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Kenner man, 65, sentenced to 40 years in prison for killing neighbor
A Kenner man whose 1975 murder conviction was commuted by former Gov. Edwin Edwards, pleaded guilty Monday to an unrelated killing and was sentenced to 40 years in prison. Roy Garland, 65, who was awaiting his trial on a charge of second-degree murder, pleaded guilty to the lesser charge of manslaughter in the April 11, 2011, death of his neighbor, Willie Hall.
With convincing evidence linking him to the crime, Garland admitted he shot Hall, 42, in a wooded area off Curtis Avenue, near Louis Armstrong International Airport. Garland, a convicted felon, also admitted he knew he was barred from having guns because of his conviction in a 2001 narcotics case.
"He did not want to put the victim's family through the emotions of the trial," his attorney Tanya Faia, who defended the case with Tommy Calogero, said of Garland's decision to plead guilty.
As he lay dying, Hall called 911, reporting that "Roy" shot him three times, and that he had taken the gun from his attacker, according to the Kenner Police Department. Hall also described the clothing Garland wore, according to police.
Officers found Hall in the wooded area, near a drainage ditch and railroad tracks. He had in his hand the cell phone used to call 911. The officers also found a .38-caliber revolver nearby. Later, a detective saw Garland walking east on Airline Drive, attempting to flag down passing cars, police said.
Garland wore clothing that matched what Hall described in his dying words to the 911 operator, police said. He was barefooted, and his lower legs were covered in mud. Police later found a sandal stuck in the muddy drainage ditch near Hall's body.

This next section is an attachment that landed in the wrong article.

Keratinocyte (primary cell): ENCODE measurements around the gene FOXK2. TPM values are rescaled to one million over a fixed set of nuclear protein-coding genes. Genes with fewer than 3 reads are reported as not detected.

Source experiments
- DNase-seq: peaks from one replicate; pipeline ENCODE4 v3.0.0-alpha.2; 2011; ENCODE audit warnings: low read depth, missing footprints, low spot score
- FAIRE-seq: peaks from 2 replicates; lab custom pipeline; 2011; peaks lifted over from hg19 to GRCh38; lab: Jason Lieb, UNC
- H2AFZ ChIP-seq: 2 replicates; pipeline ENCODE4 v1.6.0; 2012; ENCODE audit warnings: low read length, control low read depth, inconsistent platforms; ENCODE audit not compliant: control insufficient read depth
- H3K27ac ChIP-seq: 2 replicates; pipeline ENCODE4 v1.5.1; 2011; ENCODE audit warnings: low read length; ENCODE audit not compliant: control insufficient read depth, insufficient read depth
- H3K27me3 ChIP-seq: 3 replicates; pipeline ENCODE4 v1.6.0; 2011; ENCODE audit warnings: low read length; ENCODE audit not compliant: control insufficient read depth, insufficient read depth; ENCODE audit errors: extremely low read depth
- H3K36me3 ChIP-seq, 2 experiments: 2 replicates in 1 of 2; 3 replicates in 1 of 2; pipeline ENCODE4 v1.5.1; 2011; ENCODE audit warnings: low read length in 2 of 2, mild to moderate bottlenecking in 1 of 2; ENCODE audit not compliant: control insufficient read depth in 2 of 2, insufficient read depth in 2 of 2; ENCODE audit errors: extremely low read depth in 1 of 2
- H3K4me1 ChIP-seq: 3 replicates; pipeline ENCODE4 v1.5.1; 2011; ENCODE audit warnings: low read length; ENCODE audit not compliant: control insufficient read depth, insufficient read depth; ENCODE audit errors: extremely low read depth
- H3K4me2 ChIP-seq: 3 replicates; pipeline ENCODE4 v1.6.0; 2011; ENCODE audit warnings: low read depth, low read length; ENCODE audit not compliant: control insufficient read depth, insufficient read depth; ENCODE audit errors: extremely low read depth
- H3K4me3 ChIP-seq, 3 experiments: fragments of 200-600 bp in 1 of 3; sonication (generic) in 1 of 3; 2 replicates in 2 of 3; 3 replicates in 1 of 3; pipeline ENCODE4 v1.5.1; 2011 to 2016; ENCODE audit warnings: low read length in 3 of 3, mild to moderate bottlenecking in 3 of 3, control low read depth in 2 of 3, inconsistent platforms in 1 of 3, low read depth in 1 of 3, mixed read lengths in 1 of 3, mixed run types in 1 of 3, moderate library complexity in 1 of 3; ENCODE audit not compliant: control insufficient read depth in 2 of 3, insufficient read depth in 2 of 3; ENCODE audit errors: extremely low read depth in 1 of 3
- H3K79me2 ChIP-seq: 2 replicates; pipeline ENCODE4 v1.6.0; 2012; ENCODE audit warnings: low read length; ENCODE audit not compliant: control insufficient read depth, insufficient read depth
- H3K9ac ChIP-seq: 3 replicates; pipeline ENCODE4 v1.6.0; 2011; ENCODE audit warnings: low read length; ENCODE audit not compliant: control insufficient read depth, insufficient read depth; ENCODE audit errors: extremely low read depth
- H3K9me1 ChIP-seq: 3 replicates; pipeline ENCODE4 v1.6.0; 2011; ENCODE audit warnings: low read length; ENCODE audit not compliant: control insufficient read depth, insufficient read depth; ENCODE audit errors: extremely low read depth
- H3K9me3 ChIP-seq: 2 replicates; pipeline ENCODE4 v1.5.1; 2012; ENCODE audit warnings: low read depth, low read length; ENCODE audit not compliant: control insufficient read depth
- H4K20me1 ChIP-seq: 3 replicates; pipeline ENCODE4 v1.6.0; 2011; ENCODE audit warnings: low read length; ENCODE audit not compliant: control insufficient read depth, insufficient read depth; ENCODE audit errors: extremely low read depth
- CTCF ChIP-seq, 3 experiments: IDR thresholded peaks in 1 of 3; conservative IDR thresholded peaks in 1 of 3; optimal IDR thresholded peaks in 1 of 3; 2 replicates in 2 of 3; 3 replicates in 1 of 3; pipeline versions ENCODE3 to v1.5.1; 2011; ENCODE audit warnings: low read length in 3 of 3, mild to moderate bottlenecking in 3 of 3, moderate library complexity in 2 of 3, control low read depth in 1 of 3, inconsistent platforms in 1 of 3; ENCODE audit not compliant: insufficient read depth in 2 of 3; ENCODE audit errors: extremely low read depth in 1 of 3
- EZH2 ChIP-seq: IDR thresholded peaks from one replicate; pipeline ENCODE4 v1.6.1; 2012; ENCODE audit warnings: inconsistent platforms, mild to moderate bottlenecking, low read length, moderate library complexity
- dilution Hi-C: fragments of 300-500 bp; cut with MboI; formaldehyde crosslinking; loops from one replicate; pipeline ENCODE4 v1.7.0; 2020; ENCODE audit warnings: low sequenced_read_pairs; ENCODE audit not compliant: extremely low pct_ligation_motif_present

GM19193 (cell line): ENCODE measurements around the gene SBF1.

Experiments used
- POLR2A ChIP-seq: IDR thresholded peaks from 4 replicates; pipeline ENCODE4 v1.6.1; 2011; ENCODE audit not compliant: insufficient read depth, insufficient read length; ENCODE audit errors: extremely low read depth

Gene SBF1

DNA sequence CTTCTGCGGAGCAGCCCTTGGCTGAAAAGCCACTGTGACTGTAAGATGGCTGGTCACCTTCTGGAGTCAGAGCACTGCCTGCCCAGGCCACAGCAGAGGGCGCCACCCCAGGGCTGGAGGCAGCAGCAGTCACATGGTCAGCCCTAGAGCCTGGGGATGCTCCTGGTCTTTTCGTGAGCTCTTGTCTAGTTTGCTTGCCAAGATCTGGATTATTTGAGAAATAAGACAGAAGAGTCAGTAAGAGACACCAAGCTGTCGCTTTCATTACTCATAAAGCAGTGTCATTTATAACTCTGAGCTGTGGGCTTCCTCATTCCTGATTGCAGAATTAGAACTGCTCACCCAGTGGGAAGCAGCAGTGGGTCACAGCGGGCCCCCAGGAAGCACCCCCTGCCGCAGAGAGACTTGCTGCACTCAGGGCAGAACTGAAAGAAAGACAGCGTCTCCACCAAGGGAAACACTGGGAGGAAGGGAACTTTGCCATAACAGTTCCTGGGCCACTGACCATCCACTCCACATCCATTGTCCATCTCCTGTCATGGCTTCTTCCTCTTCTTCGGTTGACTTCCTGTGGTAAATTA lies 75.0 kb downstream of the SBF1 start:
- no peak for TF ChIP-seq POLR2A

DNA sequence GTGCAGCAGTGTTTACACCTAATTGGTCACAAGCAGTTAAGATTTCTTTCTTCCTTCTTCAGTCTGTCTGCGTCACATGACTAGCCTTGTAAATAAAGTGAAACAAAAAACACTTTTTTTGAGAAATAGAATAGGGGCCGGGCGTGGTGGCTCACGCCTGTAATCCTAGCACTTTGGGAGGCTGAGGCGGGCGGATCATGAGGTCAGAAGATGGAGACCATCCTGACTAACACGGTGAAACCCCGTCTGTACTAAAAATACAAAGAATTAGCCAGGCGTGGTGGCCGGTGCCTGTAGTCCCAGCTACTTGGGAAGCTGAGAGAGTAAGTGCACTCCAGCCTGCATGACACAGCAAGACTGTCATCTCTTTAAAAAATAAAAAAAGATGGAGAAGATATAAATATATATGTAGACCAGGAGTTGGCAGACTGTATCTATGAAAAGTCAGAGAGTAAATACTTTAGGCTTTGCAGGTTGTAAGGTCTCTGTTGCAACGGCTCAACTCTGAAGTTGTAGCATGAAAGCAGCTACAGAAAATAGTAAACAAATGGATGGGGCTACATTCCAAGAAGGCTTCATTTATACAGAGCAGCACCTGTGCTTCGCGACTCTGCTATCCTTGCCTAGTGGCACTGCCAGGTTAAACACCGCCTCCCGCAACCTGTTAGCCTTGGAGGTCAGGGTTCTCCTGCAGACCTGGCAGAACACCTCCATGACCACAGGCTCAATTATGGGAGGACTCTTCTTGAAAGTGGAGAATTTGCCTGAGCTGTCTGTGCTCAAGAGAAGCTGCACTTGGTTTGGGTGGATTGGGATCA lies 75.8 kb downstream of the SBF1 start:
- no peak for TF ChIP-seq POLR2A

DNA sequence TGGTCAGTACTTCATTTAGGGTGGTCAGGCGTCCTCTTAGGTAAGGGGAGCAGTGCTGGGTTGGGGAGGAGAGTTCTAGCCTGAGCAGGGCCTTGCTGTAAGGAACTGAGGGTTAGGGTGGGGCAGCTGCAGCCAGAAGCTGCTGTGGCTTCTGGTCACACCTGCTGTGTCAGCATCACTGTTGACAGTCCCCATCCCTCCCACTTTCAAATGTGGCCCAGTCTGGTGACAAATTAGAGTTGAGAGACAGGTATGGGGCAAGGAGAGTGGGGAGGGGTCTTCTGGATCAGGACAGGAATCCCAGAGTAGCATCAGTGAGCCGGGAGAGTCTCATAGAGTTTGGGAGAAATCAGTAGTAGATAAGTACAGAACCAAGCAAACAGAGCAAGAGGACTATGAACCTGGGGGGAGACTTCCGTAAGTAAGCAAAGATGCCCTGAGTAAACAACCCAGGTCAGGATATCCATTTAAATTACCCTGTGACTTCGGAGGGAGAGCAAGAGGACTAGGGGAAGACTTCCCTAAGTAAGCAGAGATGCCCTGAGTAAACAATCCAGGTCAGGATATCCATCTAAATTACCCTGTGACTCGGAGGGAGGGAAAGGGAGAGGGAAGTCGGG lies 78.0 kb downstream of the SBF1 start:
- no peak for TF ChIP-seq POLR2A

Garland's shirt also had blood on it. DNA tests confirmed earlier this year that it was Hall's blood. Last week, Garland's attorneys sought a mental evaluation to determine whether he was fit for trial. The doctors concluded that Garland was, in fact, mentally competent to stand trial.
Faia said that following his arrest four years ago, he told police he was defending himself when he shot Hall, Faia said. Garland also told police he knew he shouldn't have had a gun because of his felony conviction. That, made the case "a classic felony-manslaughter," Faia said.
"The DA's office agreed with us," she said of the plea agreement the defense reached with Assistant District Attorney Jeff Hufft.
In accepting the plea, Judge Ellen Kovach of the 24th Judicial District Court sentenced Garland to the maximum 40 years in prison for manslaughter and 20 years for felon in possession of a firearm. She ran the sentences concurrent.
Garland was convicted in 1975 of killing Thomas Burns, 38, outside his Kenner home. He was sentenced to life in prison, but he served only 13 years of that punishment because of Edwards' intervention. Authorities have said that Garland also has a prosthetic eye, the result of a shotgun blast to the face in 1991.